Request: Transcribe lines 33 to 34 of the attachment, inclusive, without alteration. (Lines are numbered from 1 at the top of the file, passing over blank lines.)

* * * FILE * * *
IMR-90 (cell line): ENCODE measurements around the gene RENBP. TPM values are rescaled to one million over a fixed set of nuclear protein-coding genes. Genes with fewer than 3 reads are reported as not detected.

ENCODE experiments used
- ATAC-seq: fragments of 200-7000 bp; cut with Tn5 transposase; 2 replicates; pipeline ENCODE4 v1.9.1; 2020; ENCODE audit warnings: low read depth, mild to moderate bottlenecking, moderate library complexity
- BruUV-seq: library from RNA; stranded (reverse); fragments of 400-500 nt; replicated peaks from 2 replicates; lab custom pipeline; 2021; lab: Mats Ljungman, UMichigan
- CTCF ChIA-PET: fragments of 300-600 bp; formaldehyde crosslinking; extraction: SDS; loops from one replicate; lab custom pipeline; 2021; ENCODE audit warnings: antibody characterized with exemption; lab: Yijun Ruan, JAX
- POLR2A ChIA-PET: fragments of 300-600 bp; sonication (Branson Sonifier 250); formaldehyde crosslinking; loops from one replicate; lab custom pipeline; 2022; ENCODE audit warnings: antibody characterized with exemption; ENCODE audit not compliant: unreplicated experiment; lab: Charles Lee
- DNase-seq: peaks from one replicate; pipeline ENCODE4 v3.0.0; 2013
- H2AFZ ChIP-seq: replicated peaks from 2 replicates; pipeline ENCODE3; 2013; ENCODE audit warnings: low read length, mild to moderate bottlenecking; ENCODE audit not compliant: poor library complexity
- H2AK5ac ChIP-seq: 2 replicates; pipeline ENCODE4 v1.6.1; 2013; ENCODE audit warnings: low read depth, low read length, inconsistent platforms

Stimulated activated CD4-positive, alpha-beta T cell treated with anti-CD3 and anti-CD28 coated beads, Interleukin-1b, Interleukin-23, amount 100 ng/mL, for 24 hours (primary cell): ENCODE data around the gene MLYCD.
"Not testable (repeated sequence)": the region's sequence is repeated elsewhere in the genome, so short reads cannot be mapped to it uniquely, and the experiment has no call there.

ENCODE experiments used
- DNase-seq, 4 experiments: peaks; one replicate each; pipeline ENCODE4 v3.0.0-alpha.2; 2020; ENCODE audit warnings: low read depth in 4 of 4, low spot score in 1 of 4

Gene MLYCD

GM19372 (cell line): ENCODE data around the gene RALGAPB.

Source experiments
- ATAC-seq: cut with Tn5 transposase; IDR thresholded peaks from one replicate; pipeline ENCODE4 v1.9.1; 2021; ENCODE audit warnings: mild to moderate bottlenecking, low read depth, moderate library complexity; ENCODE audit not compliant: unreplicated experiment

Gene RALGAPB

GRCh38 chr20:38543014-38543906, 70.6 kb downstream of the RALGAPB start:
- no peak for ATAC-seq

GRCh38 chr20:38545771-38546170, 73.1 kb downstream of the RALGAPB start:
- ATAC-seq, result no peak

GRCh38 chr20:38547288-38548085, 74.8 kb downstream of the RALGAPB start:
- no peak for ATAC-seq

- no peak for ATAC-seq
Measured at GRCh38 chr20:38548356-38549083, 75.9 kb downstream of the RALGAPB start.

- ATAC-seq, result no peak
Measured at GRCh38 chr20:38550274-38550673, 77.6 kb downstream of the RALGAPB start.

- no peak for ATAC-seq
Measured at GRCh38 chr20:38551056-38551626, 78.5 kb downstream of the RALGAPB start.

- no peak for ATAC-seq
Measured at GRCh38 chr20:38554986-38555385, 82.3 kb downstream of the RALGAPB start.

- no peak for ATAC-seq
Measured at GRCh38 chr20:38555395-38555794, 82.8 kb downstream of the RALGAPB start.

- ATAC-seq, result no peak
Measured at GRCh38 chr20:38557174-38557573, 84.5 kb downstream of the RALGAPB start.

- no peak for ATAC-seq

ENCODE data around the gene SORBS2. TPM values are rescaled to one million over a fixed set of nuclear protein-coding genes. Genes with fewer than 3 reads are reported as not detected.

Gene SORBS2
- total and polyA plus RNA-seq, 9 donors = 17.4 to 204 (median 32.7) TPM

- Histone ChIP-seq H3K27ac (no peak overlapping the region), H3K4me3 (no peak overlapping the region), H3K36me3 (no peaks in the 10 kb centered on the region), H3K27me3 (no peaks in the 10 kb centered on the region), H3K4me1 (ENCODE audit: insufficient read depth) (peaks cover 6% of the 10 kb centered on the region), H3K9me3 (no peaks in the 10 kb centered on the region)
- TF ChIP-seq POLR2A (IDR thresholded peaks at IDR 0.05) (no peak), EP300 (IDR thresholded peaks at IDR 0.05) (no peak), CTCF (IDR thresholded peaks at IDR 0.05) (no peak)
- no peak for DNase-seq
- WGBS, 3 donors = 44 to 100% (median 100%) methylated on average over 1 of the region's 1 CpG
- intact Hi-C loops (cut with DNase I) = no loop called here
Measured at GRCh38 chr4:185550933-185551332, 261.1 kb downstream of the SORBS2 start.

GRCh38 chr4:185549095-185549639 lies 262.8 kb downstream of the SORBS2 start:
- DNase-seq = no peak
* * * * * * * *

- no peak for ATAC-seq
Measured at GRCh38 chr20:38555395-38555794, 82.8 kb downstream of the RALGAPB start.